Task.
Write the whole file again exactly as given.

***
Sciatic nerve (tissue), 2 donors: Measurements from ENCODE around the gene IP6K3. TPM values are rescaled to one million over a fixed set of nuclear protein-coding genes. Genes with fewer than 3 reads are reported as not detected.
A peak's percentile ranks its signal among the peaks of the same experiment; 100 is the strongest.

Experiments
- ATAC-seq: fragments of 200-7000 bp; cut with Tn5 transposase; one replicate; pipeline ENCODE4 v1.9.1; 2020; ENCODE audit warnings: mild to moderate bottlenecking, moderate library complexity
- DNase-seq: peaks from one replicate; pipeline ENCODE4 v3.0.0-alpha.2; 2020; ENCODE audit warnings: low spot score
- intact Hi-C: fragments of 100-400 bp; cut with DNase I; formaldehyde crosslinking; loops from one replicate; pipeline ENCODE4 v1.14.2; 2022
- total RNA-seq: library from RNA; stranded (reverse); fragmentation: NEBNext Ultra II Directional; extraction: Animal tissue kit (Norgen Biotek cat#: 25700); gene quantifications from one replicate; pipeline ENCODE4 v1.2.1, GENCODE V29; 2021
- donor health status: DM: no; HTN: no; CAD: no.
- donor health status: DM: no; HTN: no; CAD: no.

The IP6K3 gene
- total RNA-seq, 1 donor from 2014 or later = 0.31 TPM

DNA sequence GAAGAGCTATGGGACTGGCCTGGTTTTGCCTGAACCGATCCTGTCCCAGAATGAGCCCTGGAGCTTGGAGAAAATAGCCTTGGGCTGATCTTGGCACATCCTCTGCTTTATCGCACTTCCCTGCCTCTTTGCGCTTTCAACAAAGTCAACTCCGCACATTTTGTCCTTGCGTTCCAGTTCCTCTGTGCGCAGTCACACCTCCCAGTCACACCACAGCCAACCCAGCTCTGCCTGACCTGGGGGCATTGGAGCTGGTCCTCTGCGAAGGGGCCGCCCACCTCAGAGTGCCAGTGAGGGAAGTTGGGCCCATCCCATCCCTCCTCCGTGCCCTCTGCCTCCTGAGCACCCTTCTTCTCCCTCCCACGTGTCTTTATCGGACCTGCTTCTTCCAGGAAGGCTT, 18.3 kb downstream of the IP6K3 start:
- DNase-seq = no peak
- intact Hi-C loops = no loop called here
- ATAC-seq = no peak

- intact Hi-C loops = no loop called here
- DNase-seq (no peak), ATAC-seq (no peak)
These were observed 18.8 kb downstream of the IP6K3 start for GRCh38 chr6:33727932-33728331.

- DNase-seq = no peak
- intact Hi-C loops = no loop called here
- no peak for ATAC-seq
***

Sciatic nerve (tissue), 2 donors: Measurements from ENCODE around the gene IP6K3. TPM values are rescaled to one million over a fixed set of nuclear protein-coding genes. Genes with fewer than 3 reads are reported as not detected.
A peak's percentile ranks its signal among the peaks of the same experiment; 100 is the strongest.

Experiments
- ATAC-seq: fragments of 200-7000 bp; cut with Tn5 transposase; one replicate; pipeline ENCODE4 v1.9.1; 2020; ENCODE audit warnings: mild to moderate bottlenecking, moderate library complexity
- DNase-seq: peaks from one replicate; pipeline ENCODE4 v3.0.0-alpha.2; 2020; ENCODE audit warnings: low spot score
- intact Hi-C: fragments of 100-400 bp; cut with DNase I; formaldehyde crosslinking; loops from one replicate; pipeline ENCODE4 v1.14.2; 2022
- total RNA-seq: library from RNA; stranded (reverse); fragmentation: NEBNext Ultra II Directional; extraction: Animal tissue kit (Norgen Biotek cat#: 25700); gene quantifications from one replicate; pipeline ENCODE4 v1.2.1, GENCODE V29; 2021
- donor health status: DM: no; HTN: no; CAD: no.
- donor health status: DM: no; HTN: no; CAD: no.

The IP6K3 gene
- total RNA-seq, 1 donor from 2014 or later = 0.31 TPM

DNA sequence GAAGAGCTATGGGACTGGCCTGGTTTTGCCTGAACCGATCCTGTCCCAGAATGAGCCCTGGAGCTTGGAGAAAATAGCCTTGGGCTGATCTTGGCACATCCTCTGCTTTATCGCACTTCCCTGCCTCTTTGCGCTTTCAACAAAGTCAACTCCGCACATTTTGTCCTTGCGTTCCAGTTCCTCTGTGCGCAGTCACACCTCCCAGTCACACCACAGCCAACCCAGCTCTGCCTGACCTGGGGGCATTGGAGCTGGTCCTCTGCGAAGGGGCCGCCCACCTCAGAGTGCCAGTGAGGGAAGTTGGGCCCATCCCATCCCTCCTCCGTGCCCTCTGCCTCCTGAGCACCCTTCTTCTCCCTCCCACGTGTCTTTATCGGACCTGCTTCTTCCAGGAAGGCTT, 18.3 kb downstream of the IP6K3 start:
- DNase-seq = no peak
- intact Hi-C loops = no loop called here
- ATAC-seq = no peak

- intact Hi-C loops = no loop called here
- DNase-seq (no peak), ATAC-seq (no peak)
These were observed 18.8 kb downstream of the IP6K3 start for GRCh38 chr6:33727932-33728331.

- DNase-seq = no peak
- intact Hi-C loops = no loop called here
- no peak for ATAC-seq